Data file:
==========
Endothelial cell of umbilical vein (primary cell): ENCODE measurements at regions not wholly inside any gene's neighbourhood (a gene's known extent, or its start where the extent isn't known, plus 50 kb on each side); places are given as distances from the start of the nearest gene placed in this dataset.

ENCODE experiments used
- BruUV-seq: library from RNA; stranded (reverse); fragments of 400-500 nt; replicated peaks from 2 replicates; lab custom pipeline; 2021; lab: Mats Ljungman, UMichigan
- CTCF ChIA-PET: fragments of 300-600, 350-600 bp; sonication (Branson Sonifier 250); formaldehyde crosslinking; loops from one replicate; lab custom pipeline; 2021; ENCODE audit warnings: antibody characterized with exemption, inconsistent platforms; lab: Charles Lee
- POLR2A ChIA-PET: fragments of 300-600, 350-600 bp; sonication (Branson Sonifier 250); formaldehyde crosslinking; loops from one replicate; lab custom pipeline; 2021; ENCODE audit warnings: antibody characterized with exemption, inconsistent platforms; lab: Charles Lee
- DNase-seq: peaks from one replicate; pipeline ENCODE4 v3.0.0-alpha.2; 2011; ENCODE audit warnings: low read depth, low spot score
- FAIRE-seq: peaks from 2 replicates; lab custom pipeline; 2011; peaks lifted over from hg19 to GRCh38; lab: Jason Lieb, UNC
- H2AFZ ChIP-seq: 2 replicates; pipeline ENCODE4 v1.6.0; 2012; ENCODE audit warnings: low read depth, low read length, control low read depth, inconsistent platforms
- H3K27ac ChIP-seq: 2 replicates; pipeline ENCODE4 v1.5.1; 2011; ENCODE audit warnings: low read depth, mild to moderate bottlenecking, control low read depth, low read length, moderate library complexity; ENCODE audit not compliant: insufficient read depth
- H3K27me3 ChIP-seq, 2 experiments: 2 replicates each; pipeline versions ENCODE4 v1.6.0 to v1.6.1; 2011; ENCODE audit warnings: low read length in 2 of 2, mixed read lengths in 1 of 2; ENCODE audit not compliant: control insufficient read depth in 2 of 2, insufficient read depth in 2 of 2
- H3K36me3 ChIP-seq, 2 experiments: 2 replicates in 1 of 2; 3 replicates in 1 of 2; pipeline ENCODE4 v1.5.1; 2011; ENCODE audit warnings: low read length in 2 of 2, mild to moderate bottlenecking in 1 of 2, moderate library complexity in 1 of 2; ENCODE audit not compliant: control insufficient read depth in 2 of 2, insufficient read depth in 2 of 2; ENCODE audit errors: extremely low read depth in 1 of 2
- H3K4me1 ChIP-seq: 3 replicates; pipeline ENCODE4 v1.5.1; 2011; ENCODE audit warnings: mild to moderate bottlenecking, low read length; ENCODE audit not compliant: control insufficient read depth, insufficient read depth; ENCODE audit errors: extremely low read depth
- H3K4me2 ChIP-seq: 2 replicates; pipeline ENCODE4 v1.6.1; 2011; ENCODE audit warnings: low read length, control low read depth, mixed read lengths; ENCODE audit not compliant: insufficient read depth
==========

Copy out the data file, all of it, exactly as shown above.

Endothelial cell of umbilical vein (primary cell): ENCODE measurements at regions not wholly inside any gene's neighbourhood (a gene's known extent, or its start where the extent isn't known, plus 50 kb on each side); places are given as distances from the start of the nearest gene placed in this dataset.

ENCODE experiments used
- BruUV-seq: library from RNA; stranded (reverse); fragments of 400-500 nt; replicated peaks from 2 replicates; lab custom pipeline; 2021; lab: Mats Ljungman, UMichigan
- CTCF ChIA-PET: fragments of 300-600, 350-600 bp; sonication (Branson Sonifier 250); formaldehyde crosslinking; loops from one replicate; lab custom pipeline; 2021; ENCODE audit warnings: antibody characterized with exemption, inconsistent platforms; lab: Charles Lee
- POLR2A ChIA-PET: fragments of 300-600, 350-600 bp; sonication (Branson Sonifier 250); formaldehyde crosslinking; loops from one replicate; lab custom pipeline; 2021; ENCODE audit warnings: antibody characterized with exemption, inconsistent platforms; lab: Charles Lee
- DNase-seq: peaks from one replicate; pipeline ENCODE4 v3.0.0-alpha.2; 2011; ENCODE audit warnings: low read depth, low spot score
- FAIRE-seq: peaks from 2 replicates; lab custom pipeline; 2011; peaks lifted over from hg19 to GRCh38; lab: Jason Lieb, UNC
- H2AFZ ChIP-seq: 2 replicates; pipeline ENCODE4 v1.6.0; 2012; ENCODE audit warnings: low read depth, low read length, control low read depth, inconsistent platforms
- H3K27ac ChIP-seq: 2 replicates; pipeline ENCODE4 v1.5.1; 2011; ENCODE audit warnings: low read depth, mild to moderate bottlenecking, control low read depth, low read length, moderate library complexity; ENCODE audit not compliant: insufficient read depth
- H3K27me3 ChIP-seq, 2 experiments: 2 replicates each; pipeline versions ENCODE4 v1.6.0 to v1.6.1; 2011; ENCODE audit warnings: low read length in 2 of 2, mixed read lengths in 1 of 2; ENCODE audit not compliant: control insufficient read depth in 2 of 2, insufficient read depth in 2 of 2
- H3K36me3 ChIP-seq, 2 experiments: 2 replicates in 1 of 2; 3 replicates in 1 of 2; pipeline ENCODE4 v1.5.1; 2011; ENCODE audit warnings: low read length in 2 of 2, mild to moderate bottlenecking in 1 of 2, moderate library complexity in 1 of 2; ENCODE audit not compliant: control insufficient read depth in 2 of 2, insufficient read depth in 2 of 2; ENCODE audit errors: extremely low read depth in 1 of 2
- H3K4me1 ChIP-seq: 3 replicates; pipeline ENCODE4 v1.5.1; 2011; ENCODE audit warnings: mild to moderate bottlenecking, low read length; ENCODE audit not compliant: control insufficient read depth, insufficient read depth; ENCODE audit errors: extremely low read depth
- H3K4me2 ChIP-seq: 2 replicates; pipeline ENCODE4 v1.6.1; 2011; ENCODE audit warnings: low read length, control low read depth, mixed read lengths; ENCODE audit not compliant: insufficient read depth